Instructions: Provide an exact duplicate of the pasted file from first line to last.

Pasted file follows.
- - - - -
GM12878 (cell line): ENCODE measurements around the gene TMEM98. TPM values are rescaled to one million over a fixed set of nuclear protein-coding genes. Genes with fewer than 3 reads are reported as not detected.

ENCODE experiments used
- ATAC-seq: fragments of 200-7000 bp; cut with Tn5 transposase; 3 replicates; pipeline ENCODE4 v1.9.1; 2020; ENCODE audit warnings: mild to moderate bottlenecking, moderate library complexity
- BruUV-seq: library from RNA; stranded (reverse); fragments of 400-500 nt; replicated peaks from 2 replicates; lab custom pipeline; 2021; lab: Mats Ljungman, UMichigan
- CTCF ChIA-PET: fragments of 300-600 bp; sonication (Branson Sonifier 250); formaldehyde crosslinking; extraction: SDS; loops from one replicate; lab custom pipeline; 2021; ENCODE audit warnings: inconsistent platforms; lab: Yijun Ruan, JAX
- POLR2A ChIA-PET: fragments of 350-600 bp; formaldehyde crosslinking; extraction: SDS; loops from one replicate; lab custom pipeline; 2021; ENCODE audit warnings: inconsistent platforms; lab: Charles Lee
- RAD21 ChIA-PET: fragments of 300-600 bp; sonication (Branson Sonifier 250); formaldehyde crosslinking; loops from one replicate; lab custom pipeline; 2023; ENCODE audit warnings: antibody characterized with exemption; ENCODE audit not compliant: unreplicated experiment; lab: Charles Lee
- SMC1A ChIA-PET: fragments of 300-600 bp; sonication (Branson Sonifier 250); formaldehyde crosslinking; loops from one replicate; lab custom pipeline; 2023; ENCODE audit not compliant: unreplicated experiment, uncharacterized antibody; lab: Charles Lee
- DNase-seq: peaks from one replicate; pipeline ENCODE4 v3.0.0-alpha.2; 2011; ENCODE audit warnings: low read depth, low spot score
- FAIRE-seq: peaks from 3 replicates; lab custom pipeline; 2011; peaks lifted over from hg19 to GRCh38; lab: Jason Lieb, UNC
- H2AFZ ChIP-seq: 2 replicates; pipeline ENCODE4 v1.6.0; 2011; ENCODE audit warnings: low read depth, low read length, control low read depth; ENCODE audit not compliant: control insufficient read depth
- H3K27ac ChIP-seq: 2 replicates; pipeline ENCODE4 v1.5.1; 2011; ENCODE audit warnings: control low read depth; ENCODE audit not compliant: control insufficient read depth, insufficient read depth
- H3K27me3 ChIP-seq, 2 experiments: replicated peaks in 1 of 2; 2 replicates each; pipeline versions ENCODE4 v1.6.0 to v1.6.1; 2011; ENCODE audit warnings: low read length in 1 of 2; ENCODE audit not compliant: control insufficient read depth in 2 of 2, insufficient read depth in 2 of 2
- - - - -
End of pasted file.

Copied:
GM12878 (cell line): ENCODE measurements around the gene TMEM98. TPM values are rescaled to one million over a fixed set of nuclear protein-coding genes. Genes with fewer than 3 reads are reported as not detected.

ENCODE experiments used
- ATAC-seq: fragments of 200-7000 bp; cut with Tn5 transposase; 3 replicates; pipeline ENCODE4 v1.9.1; 2020; ENCODE audit warnings: mild to moderate bottlenecking, moderate library complexity
- BruUV-seq: library from RNA; stranded (reverse); fragments of 400-500 nt; replicated peaks from 2 replicates; lab custom pipeline; 2021; lab: Mats Ljungman, UMichigan
- CTCF ChIA-PET: fragments of 300-600 bp; sonication (Branson Sonifier 250); formaldehyde crosslinking; extraction: SDS; loops from one replicate; lab custom pipeline; 2021; ENCODE audit warnings: inconsistent platforms; lab: Yijun Ruan, JAX
- POLR2A ChIA-PET: fragments of 350-600 bp; formaldehyde crosslinking; extraction: SDS; loops from one replicate; lab custom pipeline; 2021; ENCODE audit warnings: inconsistent platforms; lab: Charles Lee
- RAD21 ChIA-PET: fragments of 300-600 bp; sonication (Branson Sonifier 250); formaldehyde crosslinking; loops from one replicate; lab custom pipeline; 2023; ENCODE audit warnings: antibody characterized with exemption; ENCODE audit not compliant: unreplicated experiment; lab: Charles Lee
- SMC1A ChIA-PET: fragments of 300-600 bp; sonication (Branson Sonifier 250); formaldehyde crosslinking; loops from one replicate; lab custom pipeline; 2023; ENCODE audit not compliant: unreplicated experiment, uncharacterized antibody; lab: Charles Lee
- DNase-seq: peaks from one replicate; pipeline ENCODE4 v3.0.0-alpha.2; 2011; ENCODE audit warnings: low read depth, low spot score
- FAIRE-seq: peaks from 3 replicates; lab custom pipeline; 2011; peaks lifted over from hg19 to GRCh38; lab: Jason Lieb, UNC
- H2AFZ ChIP-seq: 2 replicates; pipeline ENCODE4 v1.6.0; 2011; ENCODE audit warnings: low read depth, low read length, control low read depth; ENCODE audit not compliant: control insufficient read depth
- H3K27ac ChIP-seq: 2 replicates; pipeline ENCODE4 v1.5.1; 2011; ENCODE audit warnings: control low read depth; ENCODE audit not compliant: control insufficient read depth, insufficient read depth
- H3K27me3 ChIP-seq, 2 experiments: replicated peaks in 1 of 2; 2 replicates each; pipeline versions ENCODE4 v1.6.0 to v1.6.1; 2011; ENCODE audit warnings: low read length in 1 of 2; ENCODE audit not compliant: control insufficient read depth in 2 of 2, insufficient read depth in 2 of 2